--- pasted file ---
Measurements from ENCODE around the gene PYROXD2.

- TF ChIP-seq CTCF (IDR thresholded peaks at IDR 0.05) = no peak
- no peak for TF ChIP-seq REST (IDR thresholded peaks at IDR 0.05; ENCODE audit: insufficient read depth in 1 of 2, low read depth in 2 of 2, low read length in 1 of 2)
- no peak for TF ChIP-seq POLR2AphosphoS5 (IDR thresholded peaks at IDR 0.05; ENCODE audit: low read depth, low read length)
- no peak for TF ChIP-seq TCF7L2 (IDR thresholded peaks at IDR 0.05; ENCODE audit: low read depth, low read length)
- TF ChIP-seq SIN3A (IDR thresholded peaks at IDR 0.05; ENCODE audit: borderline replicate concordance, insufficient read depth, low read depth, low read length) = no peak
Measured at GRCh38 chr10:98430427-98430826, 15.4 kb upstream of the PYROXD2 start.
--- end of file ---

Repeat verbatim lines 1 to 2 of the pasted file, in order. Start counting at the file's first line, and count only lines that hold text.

Measurements from ENCODE around the gene PYROXD2.

- TF ChIP-seq CTCF (IDR thresholded peaks at IDR 0.05) = no peak